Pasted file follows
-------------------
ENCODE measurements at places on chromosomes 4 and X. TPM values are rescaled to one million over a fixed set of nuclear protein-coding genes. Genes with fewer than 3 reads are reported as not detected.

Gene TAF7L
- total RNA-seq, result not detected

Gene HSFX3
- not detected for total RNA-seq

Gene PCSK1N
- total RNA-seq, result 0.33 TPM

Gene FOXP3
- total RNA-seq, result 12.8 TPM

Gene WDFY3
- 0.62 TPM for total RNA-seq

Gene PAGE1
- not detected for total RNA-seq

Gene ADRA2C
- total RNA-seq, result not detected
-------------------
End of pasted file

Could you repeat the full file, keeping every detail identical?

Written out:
ENCODE measurements at places on chromosomes 4 and X. TPM values are rescaled to one million over a fixed set of nuclear protein-coding genes. Genes with fewer than 3 reads are reported as not detected.

Gene TAF7L
- total RNA-seq, result not detected

Gene HSFX3
- not detected for total RNA-seq

Gene PCSK1N
- total RNA-seq, result 0.33 TPM

Gene FOXP3
- total RNA-seq, result 12.8 TPM

Gene WDFY3
- 0.62 TPM for total RNA-seq

Gene PAGE1
- not detected for total RNA-seq

Gene ADRA2C
- total RNA-seq, result not detected